Why should I stay in Honors if my first job depends on my performance in the major?

The title of this post is a question I am often asked–by students, by advisors, by faculty and from time to time, by parents.

The question itself contains a number of assumptions, which as any good critical thinker should do, I’ll unpack.

The first is that your *first* job is the only one that is important.  It isn’t.  It is true that many institutions look at your GPA in your major as during the first step in hiring. But what you do after that is entirely up to you.  Don’t get me wrong: getting a first job is critically important. But you can’t just be looking for a first job– you should be looking at a career, and that means looking at a position that will allow you to grow and live a full life.  And Honors, after all, is about providing the extra opportunities for you to enhance your education and have a full collegiate experience.

Second, it assumes that staying in Honors undermines your performance in your major. It shouldn’t. It should, in fact, enhance your major.  New Honors options are available to bring Honors coursework into the major, and the cultural enrichment and service requirements are open enough that, with a little creativity, you should be able to connect them to your majors.  The Senior Symposium is explicitly linked to a capstone experience, if you have one, and should be linked to senior-level work if you do not.

More importantly, it is becoming increasingly clear that performance in the major just isn’t what employers want any more. David E. Boyes, co-founder and President of a high-tech placement firm Sine Qua Non associates, recently was quoted in the Chronicle of Higher Education as saying that recent graduates are proficient in technical matters, but lack the ability to synthesize large amounts of information into a coherent argument. According to the Chronicle, he believes: “It’s not a matter of technical skill, but of knowing how to think.”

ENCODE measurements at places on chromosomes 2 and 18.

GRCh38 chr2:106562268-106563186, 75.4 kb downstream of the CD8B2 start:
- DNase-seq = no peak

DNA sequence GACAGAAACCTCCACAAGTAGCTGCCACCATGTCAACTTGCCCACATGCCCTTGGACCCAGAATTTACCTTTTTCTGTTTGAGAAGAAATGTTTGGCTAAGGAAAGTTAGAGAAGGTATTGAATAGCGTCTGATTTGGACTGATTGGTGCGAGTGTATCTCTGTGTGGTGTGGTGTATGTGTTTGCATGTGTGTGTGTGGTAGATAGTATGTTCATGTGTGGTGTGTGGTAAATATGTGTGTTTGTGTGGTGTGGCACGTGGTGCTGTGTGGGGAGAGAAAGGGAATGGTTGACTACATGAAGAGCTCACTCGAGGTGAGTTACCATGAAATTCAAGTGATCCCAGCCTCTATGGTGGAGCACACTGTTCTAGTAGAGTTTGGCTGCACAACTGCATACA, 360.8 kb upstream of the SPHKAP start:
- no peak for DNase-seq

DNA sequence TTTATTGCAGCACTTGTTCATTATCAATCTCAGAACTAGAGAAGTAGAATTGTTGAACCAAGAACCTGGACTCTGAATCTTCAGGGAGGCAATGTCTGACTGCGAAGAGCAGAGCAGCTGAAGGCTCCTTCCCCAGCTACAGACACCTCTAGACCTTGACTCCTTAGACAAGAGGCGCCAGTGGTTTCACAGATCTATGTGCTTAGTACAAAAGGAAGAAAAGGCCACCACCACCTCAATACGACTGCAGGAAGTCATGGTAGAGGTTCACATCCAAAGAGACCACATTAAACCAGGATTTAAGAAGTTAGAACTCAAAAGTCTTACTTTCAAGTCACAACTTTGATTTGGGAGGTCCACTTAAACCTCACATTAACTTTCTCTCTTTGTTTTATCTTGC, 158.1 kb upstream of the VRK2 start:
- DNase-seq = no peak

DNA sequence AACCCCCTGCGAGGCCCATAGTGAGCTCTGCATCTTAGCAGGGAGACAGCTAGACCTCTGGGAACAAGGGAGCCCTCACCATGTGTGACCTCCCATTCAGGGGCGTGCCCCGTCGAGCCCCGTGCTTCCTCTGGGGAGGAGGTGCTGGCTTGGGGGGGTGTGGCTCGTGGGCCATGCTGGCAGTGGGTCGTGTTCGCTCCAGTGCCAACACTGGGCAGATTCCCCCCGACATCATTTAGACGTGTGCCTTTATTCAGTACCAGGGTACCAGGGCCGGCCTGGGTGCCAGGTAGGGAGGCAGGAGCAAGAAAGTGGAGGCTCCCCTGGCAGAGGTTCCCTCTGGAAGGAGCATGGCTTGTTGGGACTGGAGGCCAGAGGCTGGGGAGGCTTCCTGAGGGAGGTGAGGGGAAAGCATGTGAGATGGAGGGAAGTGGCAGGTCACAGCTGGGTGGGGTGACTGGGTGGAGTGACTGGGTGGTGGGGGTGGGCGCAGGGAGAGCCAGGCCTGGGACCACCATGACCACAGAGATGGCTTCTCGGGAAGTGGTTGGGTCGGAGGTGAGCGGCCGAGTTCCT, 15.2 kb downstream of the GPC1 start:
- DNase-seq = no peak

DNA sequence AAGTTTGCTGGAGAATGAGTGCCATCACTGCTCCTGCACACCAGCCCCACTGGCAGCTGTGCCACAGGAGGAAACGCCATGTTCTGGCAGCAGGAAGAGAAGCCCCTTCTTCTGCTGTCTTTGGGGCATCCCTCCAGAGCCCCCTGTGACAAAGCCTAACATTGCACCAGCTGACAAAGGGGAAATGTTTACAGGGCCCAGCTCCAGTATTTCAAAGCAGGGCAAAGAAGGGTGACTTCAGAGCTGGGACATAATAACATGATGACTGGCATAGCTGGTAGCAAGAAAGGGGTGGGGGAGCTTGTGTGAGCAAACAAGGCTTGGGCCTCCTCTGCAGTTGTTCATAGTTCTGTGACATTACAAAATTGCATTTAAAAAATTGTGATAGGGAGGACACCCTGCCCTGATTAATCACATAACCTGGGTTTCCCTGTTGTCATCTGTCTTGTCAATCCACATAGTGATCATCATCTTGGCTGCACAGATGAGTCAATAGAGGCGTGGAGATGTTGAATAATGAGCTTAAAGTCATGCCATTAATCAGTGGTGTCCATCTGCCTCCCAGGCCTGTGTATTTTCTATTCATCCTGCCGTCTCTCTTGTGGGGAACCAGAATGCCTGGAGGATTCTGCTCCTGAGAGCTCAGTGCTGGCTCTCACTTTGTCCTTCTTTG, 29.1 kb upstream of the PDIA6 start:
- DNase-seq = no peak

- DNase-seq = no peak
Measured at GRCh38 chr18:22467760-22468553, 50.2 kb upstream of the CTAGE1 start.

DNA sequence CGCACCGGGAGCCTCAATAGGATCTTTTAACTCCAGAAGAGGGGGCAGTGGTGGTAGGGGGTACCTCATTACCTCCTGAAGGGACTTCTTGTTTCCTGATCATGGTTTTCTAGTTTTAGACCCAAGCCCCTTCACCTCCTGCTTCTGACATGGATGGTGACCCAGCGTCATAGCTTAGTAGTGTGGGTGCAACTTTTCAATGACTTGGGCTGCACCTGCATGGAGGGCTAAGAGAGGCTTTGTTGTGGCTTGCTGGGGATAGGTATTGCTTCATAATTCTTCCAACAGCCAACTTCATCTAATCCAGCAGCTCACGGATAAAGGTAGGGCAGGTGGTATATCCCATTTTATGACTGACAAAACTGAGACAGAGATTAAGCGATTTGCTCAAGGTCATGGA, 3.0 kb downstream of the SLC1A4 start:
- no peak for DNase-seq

And again, Laszlo Bock, senior vice president of people operations at Google, was recent interviewed by NY Times reporter Adam Bryant. The interview was quoted by Thomas Freidman in his column:

Laszlo Bock, the senior vice president of people operations for Google — i.e., the guy in charge of hiring for one of the world’s most successful companies — noted that Google had determined that “G.P.A.’s are worthless as a criteria for hiring, and test scores are worthless. … We found that they don’t predict anything.” …

“There are five hiring attributes we have across the company,” explained Bock. “If it’s a technical role, we assess your coding ability, and half the roles in the company are technical roles. For every job, though, the No. 1 thing we look for is general cognitive ability, and it’s not I.Q. It’s learning ability. It’s the ability to process on the fly. It’s the ability to pull together disparate bits of information. We assess that using structured behavioral interviews that we validate to make sure they’re predictive.”

The second, he added, “is leadership — in particular emergent leadership as opposed to traditional leadership. Traditional leadership is, were you president of the chess club? Were you vice president of sales? How quickly did you get there? We don’t care. What we care about is, when faced with a problem and you’re a member of a team, do you, at the appropriate time, step in and lead. And just as critically, do you step back and stop leading, do you let someone else? Because what’s critical to be an effective leader in this environment is you have to be willing to relinquish power.”

What else? Humility and ownership. “It’s feeling the sense of responsibility, the sense of ownership, to step in,” he said, to try to solve any problem — and the humility to step back and embrace the better ideas of others. “Your end goal,” explained Bock, “is what can we do together to problem-solve. I’ve contributed my piece, and then I step back.”

And Friedman concludes:

The world only cares about — and pays off on — what you can do with what you know (and it doesn’t care how you learned it). And in an age when innovation is increasingly a group endeavor, it also cares about a lot of soft skills — leadership, humility, collaboration, adaptability and loving to learn and re-learn. This will be true no matter where you go to work.

He is absolutely right.  The “soft skills” Friedman is talking about are exactly those that form the backbone of the Honors program’s co-curricular requirements.

So why should you stay in Honors if your first job depends on performance in the major? Because staying in Honors demonstrates the “soft skills” employers are looking for, whether they say so explicitly or not.  “Soft skills” may not land you your first job — but they will help you get promoted. And that’s the difference between a ‘job’ and a ‘career.’